Text by Silas Dominey for Japan Exposures. Adapted from his dissertation The Japanese City: Representations of Tokyo After the Bubble Burst.
Takashi Homma’s extended photographic survey of Tokyo remains, to my mind, the most complete and persuasive body of work completed on the city. (With one caveat, that is: Nobuyoshi Araki’s fictive, sexualised playground, which actually says more about the photographer himself than than the real city of Tokyo.) Over a period of nearly 15 years, Homma has created a cohesive photographic study of the city and its inhabitants, taking in disaffected youth, suburban space and the plasticity of modern life. His work is, above all, always concerned with and reflective of the changing attitudes of a post-Bubble Japan.
Homma’s work is always concerned with and reflective of the changing attitudes of a post-Bubble Japan. ”
Homma’s career in the visual arts began at the Light Publicity advertising agency, where he stayed from 1985 to 1991. From there he moved to London to become involved with the fashion magazine I-D. These early, formative years are important to mention, if only to establish that Homma has a deep and complex understanding of the power of visual imagery, underpinned by extensive experience in the advertising and fashion industries. There is no ‘accidental genius’ to his photography. It is as deliberate and considered as an advertisement, and no less effective.
Homma returned to Tokyo in 1993. An early work, Baby Land, failed to make a serious impression on the Japanese art community. That didn’t happen until the publication of Homma’s ‘telephone directory sized’ book Tokyo Suburbia in 1998. The book contains sixty-four images of the newly constructed suburban areas of Tokyo, known as Kogai, or Newtown. Homma’s photographic approach, which has remained largely consistent throughtout his Tokyo survey, involves muted, neutral colour and a remarkably formal, almost architectural viewpoint.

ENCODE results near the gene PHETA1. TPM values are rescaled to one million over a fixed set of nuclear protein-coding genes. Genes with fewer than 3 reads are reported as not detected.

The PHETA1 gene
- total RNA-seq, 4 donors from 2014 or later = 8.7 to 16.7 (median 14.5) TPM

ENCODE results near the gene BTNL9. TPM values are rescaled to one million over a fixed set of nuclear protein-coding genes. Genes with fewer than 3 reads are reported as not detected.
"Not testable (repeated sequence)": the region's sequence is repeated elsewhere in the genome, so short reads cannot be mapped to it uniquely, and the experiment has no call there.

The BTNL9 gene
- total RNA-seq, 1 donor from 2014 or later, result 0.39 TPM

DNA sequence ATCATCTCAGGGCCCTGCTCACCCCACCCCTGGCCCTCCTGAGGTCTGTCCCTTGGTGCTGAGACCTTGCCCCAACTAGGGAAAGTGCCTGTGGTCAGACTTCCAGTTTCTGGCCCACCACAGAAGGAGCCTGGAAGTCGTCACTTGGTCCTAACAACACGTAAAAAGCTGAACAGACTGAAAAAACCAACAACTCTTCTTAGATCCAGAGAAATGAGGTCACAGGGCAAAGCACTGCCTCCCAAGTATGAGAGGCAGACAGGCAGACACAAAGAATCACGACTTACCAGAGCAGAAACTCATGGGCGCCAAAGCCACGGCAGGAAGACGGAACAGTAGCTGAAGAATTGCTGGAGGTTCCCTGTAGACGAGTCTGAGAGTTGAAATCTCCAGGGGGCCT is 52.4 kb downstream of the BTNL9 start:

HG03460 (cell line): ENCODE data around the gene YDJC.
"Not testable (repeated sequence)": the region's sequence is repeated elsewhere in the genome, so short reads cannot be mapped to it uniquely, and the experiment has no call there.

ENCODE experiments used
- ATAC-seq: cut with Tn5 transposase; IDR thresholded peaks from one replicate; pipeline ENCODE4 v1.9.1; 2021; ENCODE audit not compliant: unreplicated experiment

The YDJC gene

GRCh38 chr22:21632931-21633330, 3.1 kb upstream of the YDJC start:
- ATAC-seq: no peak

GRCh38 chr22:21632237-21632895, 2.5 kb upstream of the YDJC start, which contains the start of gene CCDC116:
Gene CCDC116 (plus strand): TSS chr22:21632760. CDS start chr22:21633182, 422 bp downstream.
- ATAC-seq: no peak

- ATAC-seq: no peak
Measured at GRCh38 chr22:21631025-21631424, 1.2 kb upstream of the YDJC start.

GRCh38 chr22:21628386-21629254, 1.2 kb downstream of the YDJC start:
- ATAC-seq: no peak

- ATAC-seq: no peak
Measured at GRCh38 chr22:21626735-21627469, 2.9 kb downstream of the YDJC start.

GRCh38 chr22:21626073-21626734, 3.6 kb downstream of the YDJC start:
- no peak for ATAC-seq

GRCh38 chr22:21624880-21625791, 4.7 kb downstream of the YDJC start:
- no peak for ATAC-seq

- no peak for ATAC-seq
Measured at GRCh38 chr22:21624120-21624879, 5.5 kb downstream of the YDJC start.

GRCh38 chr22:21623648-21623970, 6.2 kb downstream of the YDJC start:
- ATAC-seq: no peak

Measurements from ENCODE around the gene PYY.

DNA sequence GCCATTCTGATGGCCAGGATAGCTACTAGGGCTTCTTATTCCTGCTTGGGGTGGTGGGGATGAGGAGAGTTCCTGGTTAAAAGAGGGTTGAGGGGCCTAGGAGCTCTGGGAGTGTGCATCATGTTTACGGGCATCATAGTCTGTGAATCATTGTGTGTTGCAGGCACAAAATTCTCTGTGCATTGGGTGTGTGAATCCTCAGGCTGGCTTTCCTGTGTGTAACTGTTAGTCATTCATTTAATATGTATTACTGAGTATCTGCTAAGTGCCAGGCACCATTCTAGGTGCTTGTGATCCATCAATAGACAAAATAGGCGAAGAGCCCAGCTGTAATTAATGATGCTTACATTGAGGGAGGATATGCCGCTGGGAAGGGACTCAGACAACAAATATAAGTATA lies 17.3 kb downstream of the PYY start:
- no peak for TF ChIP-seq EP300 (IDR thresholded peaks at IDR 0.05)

In a series of images from 1995, Homma uses a long exposure to show a fireworks display hanging over Urayasu Marina East, one of the city’s Kogai developments. Viewed from a vantage point some way away from the display, the fireworks appear as a childlike white scrawl on the sky. There is nothing celebratory about the image. The barely visible, unlit tower-blocks in the foreground suggest an emptiness and gloom at odds with the notion of fireworks and festivities. If any image can confirm the suggestion that Homma’s early work is ominous and ironic, it is this one.
While remaining visually cohesive, Homma’s work has gone through a very subtle shift in tone and subject in reaction to the newfound optimism in Japan following both the end of the ‘Lost Decade’ and Takashi Murakami’s Superflat art movement, which has engendered a new-found nationalistic pride in Japanese art and culture.
To explain, Superflat is both a post-modern art movement and a visual style. It represents the ‘leveling’ of high and low culture (for example ukiyo-e and anime). It is both a celebration of the uniqueness of Japanese culture and an acceptance of the imperial influences that have shaped it. In this way it has cracked open the discourse about what it means, culturally, to be Japanese, and it is this debate that Homma engages with in his photography.
Somewhere around the turn of the new century, a barely perceptible shift occurs in Homma’s work. He begins to title his images with the name of the architect, if a building is present. This simple act implies ownership and pride in the base material of the city. Secondly, Homma’s visual treatment of glass and metal ‘takes on a quality of beauty, not of sanitisation’ (Ivan Vartanian, in his essay accompanying Tokyo, published by Aperture in 2008) providing a corrollary to this newfound pride implicit in Homma’s image titles. The image “Omotesando 1” could, in itself, be a metaphor for the ideals of Superflat. Layers of glass, metal, concrete, reflections, light and space are condensed into the abstract graphic surface that makes up the photograph.
Homma himself makes obscure reference to the ideals of Superflat in his essay in Vartanian’s 2006 essay collection Setting Sun: Writings by Japanese Photographers. The essay begins, ‘I am standing once again on the burned field…’ simultaneously an allusion to the scoured, levelled surface of Superflat and the WW2 bombings in Hiroshima and Nagasaki. Homma implies a parallel between the end of the war and the rise of Superflat. A new start for Japanese society, this time with the imperial ideals of America subverted and transformed into a cultural export the nation can take pride in. He further compounds this sense of hope in the following statement, which somehow manages to encompass both the failure of the bubble generation and the optimism of the ‘newly enfranchised’, post-Superflat Tokyo:
As a generation, we have missed the boat. Fine! So let’s start from here.
Silas Dominey recently graduated from Leeds College of Art’s BA Photography Programme and currently works as a freelance photo assistant. His work can be seen at www.silasdominey.com.